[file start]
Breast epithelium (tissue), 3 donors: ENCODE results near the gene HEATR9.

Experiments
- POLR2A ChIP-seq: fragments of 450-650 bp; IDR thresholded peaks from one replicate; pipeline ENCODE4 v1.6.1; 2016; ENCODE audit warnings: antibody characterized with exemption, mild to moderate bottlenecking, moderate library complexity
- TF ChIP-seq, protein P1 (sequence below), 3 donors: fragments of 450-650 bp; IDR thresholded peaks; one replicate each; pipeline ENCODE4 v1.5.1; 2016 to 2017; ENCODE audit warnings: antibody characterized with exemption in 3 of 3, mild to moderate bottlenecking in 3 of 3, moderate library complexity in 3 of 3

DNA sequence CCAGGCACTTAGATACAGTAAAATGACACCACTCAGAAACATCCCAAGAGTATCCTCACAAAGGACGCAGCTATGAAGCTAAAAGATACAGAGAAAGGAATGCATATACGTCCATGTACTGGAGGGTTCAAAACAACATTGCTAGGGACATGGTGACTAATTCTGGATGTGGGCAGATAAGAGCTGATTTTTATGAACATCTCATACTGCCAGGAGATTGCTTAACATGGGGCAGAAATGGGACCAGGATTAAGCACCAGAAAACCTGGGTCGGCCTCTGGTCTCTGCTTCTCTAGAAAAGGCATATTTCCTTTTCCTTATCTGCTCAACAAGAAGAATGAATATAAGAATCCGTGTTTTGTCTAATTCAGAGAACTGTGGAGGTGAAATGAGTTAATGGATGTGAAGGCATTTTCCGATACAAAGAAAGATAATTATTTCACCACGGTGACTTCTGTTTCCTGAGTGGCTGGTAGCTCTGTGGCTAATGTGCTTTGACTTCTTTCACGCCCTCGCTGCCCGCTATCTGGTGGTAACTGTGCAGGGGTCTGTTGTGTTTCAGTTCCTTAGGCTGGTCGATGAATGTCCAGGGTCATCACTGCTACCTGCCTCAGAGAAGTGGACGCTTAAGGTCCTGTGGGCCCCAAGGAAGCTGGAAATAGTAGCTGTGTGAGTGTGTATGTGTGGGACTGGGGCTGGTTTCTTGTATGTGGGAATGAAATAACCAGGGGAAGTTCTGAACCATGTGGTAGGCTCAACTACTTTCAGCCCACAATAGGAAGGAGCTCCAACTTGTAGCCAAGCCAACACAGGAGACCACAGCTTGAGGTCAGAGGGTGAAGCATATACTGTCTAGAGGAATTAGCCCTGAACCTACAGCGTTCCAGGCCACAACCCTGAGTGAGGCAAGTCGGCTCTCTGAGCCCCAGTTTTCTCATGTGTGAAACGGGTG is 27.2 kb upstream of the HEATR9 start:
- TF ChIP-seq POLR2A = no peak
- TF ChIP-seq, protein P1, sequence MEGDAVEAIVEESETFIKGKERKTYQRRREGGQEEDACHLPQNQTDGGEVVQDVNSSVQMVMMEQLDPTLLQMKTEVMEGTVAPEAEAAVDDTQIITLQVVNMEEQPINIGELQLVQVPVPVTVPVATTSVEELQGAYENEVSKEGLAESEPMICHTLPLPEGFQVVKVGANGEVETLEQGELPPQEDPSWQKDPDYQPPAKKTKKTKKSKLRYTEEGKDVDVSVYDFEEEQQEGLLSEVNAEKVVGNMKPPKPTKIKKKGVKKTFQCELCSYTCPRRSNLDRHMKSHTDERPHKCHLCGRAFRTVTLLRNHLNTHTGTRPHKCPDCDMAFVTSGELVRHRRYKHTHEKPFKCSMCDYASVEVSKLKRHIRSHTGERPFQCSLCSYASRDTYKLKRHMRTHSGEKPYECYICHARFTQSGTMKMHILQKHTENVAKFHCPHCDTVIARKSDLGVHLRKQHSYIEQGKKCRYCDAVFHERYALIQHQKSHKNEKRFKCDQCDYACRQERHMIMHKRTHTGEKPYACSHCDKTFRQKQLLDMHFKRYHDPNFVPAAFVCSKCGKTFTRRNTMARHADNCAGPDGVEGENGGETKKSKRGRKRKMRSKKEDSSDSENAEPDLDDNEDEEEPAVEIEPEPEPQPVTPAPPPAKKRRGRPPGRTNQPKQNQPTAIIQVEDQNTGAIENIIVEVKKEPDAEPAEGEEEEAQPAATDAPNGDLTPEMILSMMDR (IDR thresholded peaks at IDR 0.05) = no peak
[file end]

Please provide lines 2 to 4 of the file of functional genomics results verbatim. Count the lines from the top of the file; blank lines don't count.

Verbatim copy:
Experiments
- POLR2A ChIP-seq: fragments of 450-650 bp; IDR thresholded peaks from one replicate; pipeline ENCODE4 v1.6.1; 2016; ENCODE audit warnings: antibody characterized with exemption, mild to moderate bottlenecking, moderate library complexity
- TF ChIP-seq, protein P1 (sequence below), 3 donors: fragments of 450-650 bp; IDR thresholded peaks; one replicate each; pipeline ENCODE4 v1.5.1; 2016 to 2017; ENCODE audit warnings: antibody characterized with exemption in 3 of 3, mild to moderate bottlenecking in 3 of 3, moderate library complexity in 3 of 3